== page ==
Remember When Orthodontics Was Fun? Hold that Thought.
I am fearful when I see people substituting fear for reason.
The Day The Earth Stood Still - 1951
Depending on one’s age, there are moments in time that define one’s generation. I’m young enough to have been born after the shooting of President Kennedy, but vividly recall adults asking one another ‘Where were you when JFK was shot?’ Fully entrenched in my psyche, it was enough for me to convince my orthodontic classmate Lorne Kamelchuk to ditch the latter hours of the 1998 AAO and travel to The Texas School Book Depository atop the infamous Grassy Knoll. Better hours were never spent, I assure you that.
There are other moments in history that define the last of the Baby Boomer generation; Woodstock, the shooting of John Lennon, Gulf Wars I and II. Until recently, I used to think that the attack on the World Trade Center in Manhattan was the most poignant moment in our collective lifetimes. ‘Where were you when you heard about the Twin Towers’? Enough time has passed to make the deaths of 2,606 innocent souls the stuff of casual cocktail conversation.
While the destruction of the Twin Towers was horrific, it was a singular, localized, controllable event. September 11, 2001 was the evil offspring of humanity’s hatred and intolerance of itself. A finite number of people were directly and indirectly affected but in relatively short order, life got back to normal. Soon after the reality of what had just occurred on American soil, then NYC mayor Rudy Giuliani vowed ‘ We’re not only going to rebuild, we’re going to come out of this stronger than we were before’. And they did just that.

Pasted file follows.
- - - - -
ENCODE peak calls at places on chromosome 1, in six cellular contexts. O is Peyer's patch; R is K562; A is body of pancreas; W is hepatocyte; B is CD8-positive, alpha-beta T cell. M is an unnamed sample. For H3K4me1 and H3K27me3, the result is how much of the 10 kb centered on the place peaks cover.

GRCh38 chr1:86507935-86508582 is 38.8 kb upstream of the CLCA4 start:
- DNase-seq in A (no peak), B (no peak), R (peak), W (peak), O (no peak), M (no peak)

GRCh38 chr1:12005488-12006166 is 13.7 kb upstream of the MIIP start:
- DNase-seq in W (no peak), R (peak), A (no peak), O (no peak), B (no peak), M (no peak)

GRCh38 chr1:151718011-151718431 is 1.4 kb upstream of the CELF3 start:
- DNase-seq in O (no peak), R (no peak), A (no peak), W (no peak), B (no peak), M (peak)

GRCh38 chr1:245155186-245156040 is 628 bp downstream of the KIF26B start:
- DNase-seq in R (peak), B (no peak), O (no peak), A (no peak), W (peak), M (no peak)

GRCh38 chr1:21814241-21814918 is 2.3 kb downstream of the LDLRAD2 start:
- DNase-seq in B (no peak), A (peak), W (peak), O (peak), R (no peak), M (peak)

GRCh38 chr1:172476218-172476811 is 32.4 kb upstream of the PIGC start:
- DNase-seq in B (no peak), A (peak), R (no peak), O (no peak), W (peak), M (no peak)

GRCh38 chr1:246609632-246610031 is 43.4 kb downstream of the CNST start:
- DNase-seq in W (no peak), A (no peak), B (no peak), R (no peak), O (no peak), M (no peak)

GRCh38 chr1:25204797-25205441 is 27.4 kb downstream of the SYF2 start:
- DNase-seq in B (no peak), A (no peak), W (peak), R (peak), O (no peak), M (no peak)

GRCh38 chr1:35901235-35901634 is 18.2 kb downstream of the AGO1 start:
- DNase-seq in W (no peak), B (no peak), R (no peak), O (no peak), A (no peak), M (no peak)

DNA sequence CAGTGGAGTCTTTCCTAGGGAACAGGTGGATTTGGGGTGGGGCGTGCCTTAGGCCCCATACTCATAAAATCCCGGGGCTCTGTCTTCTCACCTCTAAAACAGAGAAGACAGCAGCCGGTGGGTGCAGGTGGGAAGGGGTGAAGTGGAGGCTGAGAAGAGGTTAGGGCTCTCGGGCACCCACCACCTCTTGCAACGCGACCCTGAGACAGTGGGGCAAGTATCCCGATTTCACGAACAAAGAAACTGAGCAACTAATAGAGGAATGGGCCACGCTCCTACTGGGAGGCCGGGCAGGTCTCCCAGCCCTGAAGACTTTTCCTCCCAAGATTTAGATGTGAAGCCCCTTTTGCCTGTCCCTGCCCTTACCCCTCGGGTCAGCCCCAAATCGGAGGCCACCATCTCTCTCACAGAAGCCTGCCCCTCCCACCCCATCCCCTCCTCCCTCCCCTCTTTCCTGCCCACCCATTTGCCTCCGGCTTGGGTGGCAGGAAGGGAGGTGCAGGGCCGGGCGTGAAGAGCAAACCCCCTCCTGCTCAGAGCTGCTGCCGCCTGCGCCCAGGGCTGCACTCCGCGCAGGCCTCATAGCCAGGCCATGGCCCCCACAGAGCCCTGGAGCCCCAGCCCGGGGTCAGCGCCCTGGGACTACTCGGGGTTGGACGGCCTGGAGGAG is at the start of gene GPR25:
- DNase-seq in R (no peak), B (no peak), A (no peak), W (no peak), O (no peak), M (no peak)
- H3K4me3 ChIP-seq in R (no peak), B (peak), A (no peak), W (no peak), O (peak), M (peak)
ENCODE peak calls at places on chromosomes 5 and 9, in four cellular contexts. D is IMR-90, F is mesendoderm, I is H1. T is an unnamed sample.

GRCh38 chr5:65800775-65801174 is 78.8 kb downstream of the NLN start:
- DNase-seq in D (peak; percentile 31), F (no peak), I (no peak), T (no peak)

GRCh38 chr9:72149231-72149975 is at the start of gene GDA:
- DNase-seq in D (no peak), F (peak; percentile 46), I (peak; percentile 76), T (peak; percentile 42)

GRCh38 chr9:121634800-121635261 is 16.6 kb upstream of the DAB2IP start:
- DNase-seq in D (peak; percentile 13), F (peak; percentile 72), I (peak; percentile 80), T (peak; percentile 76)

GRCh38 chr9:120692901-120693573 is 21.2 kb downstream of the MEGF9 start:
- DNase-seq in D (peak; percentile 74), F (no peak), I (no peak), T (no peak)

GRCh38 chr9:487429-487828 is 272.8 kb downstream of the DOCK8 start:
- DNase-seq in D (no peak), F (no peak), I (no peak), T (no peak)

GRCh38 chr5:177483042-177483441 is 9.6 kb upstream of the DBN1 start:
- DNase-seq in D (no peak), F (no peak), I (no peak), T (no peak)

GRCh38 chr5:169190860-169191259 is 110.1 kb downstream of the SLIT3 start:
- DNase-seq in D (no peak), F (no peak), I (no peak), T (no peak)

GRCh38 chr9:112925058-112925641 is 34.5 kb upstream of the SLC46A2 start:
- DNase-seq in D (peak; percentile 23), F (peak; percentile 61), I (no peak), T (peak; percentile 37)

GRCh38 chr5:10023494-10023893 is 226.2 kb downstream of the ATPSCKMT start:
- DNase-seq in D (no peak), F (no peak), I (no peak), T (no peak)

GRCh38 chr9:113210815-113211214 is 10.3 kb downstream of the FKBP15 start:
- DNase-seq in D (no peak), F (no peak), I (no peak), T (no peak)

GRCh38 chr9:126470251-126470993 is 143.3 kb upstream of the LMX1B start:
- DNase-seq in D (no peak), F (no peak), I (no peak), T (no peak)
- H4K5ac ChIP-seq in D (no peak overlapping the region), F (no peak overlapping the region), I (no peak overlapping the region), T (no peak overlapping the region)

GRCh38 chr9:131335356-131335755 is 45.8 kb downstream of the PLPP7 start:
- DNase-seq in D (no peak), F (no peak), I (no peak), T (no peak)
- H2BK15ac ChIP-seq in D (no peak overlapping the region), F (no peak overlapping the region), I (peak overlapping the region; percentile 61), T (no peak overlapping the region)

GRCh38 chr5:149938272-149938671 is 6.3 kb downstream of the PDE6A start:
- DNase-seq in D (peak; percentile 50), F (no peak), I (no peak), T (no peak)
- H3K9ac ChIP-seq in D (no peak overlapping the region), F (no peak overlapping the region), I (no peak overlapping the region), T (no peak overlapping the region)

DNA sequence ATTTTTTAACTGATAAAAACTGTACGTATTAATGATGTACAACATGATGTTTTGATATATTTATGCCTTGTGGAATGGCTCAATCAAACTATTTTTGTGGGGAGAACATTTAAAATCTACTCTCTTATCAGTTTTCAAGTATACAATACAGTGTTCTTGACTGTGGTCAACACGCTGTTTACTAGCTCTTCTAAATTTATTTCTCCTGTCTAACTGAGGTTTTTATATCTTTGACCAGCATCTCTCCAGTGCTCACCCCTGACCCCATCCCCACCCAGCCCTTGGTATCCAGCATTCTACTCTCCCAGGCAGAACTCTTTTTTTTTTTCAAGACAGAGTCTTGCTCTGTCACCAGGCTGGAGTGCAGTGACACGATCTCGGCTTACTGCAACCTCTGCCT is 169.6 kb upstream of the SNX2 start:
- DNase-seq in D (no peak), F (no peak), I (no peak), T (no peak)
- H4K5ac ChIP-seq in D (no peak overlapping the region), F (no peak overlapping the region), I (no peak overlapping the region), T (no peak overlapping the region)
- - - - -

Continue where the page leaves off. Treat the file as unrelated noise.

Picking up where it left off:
Fast forward to the Ides of March, 2020, the day that the effects of coronavirus COVID-19 hit with full fury. International Borders were closed. Organized sports, schools and any degree of familiar socialization were all locked down. The terms self-isolation, quarantine and physical distancing became part of the vernacular. The practice of dentistry was relegated to emergency care only, and then, only if providers were outfitted with previously unheard of levels of personal protective equipment. It is past the middle of May and just now there is talk of judiciously lifting a select number of restrictions. Dentistry, alas, is not on the list.
As bad as 9/11 was, COVID-19 is arguably worse. This global, indiscriminate virus has killed, at the time of this writing, 313,626 people worldwide. It’s neither localized nor remote. It’s in our own backyard and one would have to travel pretty far to find someone unaffected by its wrath. It will be impossible to ‘rebuild and come out stronger’ this time around. This virus has and will change the way we live, work and play forever. Corona literally means crown, and this pandemic is the king of historical events to mark a generation.